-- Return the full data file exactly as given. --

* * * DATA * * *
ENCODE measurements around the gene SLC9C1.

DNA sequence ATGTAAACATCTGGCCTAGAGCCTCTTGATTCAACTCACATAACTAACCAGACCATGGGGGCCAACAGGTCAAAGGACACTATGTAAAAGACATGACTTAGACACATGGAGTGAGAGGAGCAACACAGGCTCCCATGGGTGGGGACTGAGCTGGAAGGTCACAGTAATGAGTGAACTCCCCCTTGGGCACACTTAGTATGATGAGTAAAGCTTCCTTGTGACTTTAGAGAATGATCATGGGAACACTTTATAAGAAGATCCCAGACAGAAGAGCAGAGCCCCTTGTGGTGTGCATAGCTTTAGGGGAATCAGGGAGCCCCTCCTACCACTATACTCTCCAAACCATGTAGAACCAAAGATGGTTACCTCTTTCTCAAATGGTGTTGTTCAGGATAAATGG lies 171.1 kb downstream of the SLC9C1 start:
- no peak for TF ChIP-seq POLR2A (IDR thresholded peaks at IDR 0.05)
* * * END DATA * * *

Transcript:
ENCODE measurements around the gene SLC9C1.

DNA sequence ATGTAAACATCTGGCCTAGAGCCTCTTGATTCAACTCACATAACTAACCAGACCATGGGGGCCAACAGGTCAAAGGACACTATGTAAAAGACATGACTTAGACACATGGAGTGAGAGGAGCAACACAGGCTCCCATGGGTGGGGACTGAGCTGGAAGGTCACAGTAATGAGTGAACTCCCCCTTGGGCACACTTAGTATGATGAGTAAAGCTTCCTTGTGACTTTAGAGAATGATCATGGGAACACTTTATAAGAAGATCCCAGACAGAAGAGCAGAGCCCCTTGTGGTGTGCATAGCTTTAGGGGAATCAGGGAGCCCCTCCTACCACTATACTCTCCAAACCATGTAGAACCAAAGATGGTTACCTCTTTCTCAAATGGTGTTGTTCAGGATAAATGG lies 171.1 kb downstream of the SLC9C1 start:
- no peak for TF ChIP-seq POLR2A (IDR thresholded peaks at IDR 0.05)